SSRIs can cause drowsiness (a sedating effect) in some people. This side-effect is not common, and is not as much of a problem as with some other types of antidepressants. However, you must be aware of the possibility, especially if you are a driver, as it may impair your ability to drive safely. Any sedative effect is likely to be greatest in the first month of starting treatment, or on increasing the dose. The Driver and Vehicle Licensing Agency (DVLA) advises that you should not drive during this time if you feel that you are drowsy or sedated at all.

Bleeding into the gut

Some research has suggested that SSRIs may be associated with a small increased risk of bleeding into the gut, but the evidence is inconclusive. This is especially in older people and in people taking other medicines that have the potential to damage the lining of the gut or interfere with clotting. Therefore, ideally, SSRIs should be avoided if you take aspirin, warfarin, novel anticoagulants (such as dabigatran, apixaban and rivoraxaban) or non-steroidal anti-inflammatory drugs (NSAIDs) such as ibuprofen. If no suitable alternative to an SSRI can be found and you have an increased risk of bleeding, your doctor may advise that you take an additional medicine. This will help to protect the lining of the gut.

Small increased risk of fractures

Research studies suggest that there is a small increased risk of fractures in people taking an SSRI. However, the reason for this increased risk is not clear.

Nervous system side-effects

Dizziness, agitation, anxiety, difficulty sleeping, and tremor have all been reported as possible side-effects.

Sexual problems

Problems with sexual function are a common symptom of depression. However, in addition to this, all antidepressants may cause some problems with sexual function. For example, problems getting an erection, vaginal dryness and decreased sex drive have been reported as side-effects in some people.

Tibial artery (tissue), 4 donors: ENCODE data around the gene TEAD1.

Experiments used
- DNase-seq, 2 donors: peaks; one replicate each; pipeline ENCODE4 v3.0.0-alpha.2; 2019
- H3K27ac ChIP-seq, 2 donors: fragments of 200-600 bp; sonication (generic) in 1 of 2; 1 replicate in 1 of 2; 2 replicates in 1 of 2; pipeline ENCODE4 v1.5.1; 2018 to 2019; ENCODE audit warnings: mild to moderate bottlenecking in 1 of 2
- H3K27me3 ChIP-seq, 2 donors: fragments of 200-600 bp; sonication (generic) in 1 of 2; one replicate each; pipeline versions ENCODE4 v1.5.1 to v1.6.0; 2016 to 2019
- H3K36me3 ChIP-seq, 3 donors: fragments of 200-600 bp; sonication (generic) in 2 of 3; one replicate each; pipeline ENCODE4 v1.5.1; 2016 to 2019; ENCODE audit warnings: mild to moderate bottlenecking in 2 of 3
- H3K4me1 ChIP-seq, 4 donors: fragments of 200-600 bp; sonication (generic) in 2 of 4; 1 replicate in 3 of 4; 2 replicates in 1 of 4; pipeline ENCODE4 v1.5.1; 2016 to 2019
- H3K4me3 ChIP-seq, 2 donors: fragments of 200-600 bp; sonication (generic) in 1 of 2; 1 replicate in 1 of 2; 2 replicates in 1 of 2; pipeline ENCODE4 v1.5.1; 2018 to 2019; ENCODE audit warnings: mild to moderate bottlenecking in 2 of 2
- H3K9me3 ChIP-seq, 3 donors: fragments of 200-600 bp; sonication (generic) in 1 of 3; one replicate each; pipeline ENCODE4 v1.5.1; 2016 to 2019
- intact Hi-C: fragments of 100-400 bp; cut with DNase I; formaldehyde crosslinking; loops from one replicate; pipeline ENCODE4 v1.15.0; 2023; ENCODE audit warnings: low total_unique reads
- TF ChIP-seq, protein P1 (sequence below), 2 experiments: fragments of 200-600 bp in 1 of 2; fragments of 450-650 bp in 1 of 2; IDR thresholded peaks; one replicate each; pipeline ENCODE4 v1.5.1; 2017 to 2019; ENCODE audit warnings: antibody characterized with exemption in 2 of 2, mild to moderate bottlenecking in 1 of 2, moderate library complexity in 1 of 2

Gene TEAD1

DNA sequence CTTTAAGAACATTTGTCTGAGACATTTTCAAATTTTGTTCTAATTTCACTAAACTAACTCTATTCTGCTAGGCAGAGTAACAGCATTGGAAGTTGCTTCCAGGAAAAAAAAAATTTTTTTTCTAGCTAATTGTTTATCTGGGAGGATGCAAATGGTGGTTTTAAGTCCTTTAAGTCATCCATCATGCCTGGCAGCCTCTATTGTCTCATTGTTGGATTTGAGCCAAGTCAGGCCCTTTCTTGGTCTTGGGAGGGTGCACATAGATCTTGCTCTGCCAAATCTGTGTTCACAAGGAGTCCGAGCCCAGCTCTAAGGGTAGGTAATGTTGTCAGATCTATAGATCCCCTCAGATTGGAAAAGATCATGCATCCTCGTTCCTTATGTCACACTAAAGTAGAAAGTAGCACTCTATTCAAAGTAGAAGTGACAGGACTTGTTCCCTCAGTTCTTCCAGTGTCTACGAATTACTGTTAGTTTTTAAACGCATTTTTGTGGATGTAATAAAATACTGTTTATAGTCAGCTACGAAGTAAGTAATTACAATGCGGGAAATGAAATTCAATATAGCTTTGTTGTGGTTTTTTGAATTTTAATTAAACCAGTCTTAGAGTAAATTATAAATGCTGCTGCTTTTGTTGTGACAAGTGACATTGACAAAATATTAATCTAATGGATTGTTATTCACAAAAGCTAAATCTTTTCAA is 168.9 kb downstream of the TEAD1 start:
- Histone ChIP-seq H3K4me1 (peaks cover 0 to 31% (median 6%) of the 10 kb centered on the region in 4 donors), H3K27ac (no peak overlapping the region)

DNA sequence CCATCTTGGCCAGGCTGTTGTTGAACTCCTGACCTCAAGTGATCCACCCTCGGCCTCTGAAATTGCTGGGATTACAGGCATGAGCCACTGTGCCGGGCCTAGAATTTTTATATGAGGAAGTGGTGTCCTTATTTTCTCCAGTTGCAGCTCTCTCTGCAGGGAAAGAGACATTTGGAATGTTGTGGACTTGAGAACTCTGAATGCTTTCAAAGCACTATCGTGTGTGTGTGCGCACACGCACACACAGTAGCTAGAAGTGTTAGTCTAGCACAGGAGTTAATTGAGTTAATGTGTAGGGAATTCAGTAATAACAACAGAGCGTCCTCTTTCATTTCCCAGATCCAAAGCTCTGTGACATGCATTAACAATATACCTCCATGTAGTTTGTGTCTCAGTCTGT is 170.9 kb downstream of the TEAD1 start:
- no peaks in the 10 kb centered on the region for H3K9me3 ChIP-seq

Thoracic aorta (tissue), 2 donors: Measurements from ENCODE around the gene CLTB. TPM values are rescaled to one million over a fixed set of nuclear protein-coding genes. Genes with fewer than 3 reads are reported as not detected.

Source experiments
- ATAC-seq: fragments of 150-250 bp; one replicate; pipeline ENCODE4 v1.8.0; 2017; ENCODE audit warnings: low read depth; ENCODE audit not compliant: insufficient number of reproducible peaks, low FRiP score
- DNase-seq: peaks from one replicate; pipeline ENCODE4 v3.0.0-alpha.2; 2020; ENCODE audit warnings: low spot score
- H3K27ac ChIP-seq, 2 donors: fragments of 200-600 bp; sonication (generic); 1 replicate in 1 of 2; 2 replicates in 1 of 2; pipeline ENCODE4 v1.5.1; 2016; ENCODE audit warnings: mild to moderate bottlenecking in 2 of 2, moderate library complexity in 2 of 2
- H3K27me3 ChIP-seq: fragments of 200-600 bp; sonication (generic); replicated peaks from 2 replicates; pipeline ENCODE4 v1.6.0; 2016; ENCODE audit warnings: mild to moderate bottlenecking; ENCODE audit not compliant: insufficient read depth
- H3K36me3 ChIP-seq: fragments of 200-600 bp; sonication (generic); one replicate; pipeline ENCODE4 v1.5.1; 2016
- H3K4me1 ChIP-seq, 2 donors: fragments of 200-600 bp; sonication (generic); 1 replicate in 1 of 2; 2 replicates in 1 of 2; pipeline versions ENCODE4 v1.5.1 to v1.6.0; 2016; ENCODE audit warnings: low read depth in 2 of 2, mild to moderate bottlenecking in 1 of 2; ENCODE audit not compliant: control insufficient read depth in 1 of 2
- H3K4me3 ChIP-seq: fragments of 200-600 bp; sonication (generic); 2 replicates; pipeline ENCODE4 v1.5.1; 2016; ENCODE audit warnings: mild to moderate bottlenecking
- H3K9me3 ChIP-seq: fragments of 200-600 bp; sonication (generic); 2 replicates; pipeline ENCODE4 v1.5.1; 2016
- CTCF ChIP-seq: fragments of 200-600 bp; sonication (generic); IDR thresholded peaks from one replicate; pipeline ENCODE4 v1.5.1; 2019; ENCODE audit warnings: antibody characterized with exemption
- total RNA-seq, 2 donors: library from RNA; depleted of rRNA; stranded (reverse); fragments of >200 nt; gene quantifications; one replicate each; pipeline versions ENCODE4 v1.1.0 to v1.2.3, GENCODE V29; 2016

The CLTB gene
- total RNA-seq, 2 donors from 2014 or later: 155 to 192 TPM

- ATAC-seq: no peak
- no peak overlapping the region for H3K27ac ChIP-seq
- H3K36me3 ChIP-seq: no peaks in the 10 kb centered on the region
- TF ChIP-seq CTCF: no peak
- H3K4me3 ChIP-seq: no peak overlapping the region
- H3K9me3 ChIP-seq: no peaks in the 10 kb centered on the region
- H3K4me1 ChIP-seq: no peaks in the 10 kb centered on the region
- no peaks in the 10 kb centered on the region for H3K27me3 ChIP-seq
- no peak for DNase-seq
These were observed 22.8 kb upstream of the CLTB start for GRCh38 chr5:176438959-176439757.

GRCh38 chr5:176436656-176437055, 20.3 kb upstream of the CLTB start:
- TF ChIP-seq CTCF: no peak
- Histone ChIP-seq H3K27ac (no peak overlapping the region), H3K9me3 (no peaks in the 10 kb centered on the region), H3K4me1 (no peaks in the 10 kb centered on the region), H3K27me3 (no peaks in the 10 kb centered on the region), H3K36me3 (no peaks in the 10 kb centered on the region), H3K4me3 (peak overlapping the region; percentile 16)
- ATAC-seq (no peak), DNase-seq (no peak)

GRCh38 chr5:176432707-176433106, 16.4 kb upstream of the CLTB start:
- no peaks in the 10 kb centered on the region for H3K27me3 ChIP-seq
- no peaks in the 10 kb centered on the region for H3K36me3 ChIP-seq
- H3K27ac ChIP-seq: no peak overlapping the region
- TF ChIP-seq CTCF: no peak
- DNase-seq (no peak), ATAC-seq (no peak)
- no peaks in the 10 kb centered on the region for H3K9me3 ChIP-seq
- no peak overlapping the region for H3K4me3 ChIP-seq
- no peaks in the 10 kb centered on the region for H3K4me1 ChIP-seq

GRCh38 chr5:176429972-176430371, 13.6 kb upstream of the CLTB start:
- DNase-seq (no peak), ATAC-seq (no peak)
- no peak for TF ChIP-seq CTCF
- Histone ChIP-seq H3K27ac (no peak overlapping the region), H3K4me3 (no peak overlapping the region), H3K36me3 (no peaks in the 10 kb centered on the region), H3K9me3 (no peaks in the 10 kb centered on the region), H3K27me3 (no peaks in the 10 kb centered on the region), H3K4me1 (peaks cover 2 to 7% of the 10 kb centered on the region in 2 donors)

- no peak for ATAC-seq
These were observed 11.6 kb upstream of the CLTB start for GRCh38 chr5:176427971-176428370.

Antidepressants and suicidal behaviour

In recent years there have been some case reports which claim a link between taking antidepressants and feeling suicidal, particularly in teenagers and young adults. This may be more a risk in the first few weeks of starting medication or after a dose increase. It is debatable whether this possible risk is due to the medicine or to the depression. If it is due to the medication then the risk remains very small. And, overall, the most effective way to prevent suicidal thoughts and acts is to treat depression. However, because of this possible link, see your doctor promptly if you become increasingly restless, anxious or agitated, or if you have any suicidal thoughts. In particular, you should speak with your doctor if these develop in the early stages of treatment or following an increase in dose.

SSRIs are not tranquillisers, and are not thought to be addictive. Most people can stop an SSRI without any problem. At the end of a course of treatment you should reduce the dose gradually over about four weeks before finally stopping. This is because some people develop withdrawal symptoms if the medication is stopped abruptly. If you have withdrawal symptoms it does not mean that you are addicted to the the medicine, as other features of addiction such as cravings for the medicine do not occur.

Withdrawal symptoms that may occur include:

  • Dizziness
  • Anxiety and agitation
  • Sleep disturbance
  • Flu-like symptoms
  • Diarrhoea
  • Tummy (abdominal) cramps
  • Pins and needles
  • Mood swings
  • Feeling sick (nauseated)
  • Low mood

These symptoms are unlikely to occur if you reduce the dose gradually. If withdrawal symptoms do occur, they will usually last less than two weeks. An option if they do occur is to restart the drug and reduce the dose even more slowly.

If you think you have had a side-effect to one of your medicines you can report this on the Yellow Card Scheme. You can do this online at the following web address: www.mhra.gov.uk/yellowcard.

The Yellow Card Scheme is used to make pharmacists, doctors and nurses aware of any new side-effects that medicines may have caused. If you wish to report a side-effect, you will need to provide basic information about:

  • The side-effect.
  • The name of the medicine which you think caused it.
  • Information about the person who had the side-effect.
  • Your contact details as the reporter of the side-effect.

It is helpful if you have your medication - and/or the leaflet that came with it - with you while you fill out the report.

Further help & information

Original Author:
Dr Tim Kenny
Current Version:
Peer Reviewer:
Mrs Jenny Whitehall
Document ID:
4375 (v40)
Last Checked:
10/12/2013
Next Review:
09/12/2016